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Contesi on linguistic inclusion in philosophy

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Filippo Contesi (postdoc, University of Barcelona) draws my attention to his recent iai news article which contends that:

Given the tendency of native Anglophone analytic philosophers to remain monolingual, the discipline is losing out on philosophical perspectives that are afforded by competence in languages other than English…majority Anglophone countries house only about 6% of the global population. Philosophical discussion is consequently deprived of a huge pool of philosophical talent. Given the tendency of native Anglophone analytic philosophers to remain monolingual, the discipline is additionally losing out on those philosophical perspectives that are afforded by competence in languages other than English.

I’m all for this in principle, as I often come across interesting philosophy articles in other languages and would love for it to easier to find and read such articles (one can always put a document into Google Translate, for example, but in order to find an article in the first place one may need to be able to read the title!). So, I’m curious: how might Contesi’s proposal best work? Contesi suggests a number of options, including the ‘Barcelona Principles for a Globally Inclusive Philosophy‘, which hold (among other things) that journals should evaluate submissions on the basis of ideas rather than fluency and seek to include (whenever possible) non-English speakers on editorial boards, etc. I wonder how far this could go, however. Obviously, there are so many languages fluency in more than a few of them can be difficult, and of course it would seem formidably difficult to ensure that journal editorial boards represent most languages on Earth (and find reviewers, etc.).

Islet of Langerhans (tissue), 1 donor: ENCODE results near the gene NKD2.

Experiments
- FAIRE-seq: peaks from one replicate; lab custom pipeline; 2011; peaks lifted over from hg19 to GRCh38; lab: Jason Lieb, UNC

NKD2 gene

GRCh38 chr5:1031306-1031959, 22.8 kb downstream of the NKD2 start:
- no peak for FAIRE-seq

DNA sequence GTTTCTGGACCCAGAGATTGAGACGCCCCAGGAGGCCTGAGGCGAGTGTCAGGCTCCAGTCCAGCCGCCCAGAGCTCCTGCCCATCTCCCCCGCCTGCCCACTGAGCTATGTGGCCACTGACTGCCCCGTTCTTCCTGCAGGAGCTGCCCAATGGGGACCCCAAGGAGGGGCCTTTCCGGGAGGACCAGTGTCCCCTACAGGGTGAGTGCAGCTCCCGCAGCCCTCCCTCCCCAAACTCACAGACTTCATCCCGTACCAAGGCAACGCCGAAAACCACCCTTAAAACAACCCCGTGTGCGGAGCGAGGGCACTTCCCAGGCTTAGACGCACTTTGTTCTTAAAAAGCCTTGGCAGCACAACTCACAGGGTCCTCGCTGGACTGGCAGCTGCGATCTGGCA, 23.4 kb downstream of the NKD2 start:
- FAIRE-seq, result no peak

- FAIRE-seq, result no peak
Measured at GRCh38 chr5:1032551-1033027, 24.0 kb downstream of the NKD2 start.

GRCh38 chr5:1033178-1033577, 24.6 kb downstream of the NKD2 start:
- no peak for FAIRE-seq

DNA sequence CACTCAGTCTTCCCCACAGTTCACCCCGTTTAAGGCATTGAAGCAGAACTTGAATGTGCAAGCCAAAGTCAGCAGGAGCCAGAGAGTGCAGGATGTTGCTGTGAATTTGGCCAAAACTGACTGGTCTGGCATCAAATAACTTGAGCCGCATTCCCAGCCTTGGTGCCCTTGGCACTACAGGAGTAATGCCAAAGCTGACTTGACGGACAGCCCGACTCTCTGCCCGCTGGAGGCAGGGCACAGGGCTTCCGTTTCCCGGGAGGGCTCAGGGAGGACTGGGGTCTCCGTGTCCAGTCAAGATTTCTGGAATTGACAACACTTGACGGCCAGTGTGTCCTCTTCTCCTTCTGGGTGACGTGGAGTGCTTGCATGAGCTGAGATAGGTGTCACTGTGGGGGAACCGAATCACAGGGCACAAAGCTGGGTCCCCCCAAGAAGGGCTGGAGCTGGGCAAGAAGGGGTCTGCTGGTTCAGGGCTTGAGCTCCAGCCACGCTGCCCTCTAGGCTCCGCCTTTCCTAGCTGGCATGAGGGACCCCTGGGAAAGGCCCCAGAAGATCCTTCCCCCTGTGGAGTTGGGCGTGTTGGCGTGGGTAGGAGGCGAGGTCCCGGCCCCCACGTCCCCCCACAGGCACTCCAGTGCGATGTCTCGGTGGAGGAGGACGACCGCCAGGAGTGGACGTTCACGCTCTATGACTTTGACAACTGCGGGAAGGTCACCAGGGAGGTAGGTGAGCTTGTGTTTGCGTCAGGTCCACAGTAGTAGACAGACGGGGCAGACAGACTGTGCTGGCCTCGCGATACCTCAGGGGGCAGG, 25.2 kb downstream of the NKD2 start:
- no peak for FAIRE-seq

So, I wonder whether Anglophone journals might instead consider submissions that are translated into English via Google Translate, and then explicitly notify reviewers that this is the case (noting the original language of authorship), instructing reviewers to not hold translation issues or other English-writing infelicities against the submitter. Then, when publishing the eventual article, perhaps the journal could publish it simultaneously in its original language alongside an English translation. Anyway, I’m curious: what do you all think? 

Originally appeared on The Philosophers’ Cocoon Read More

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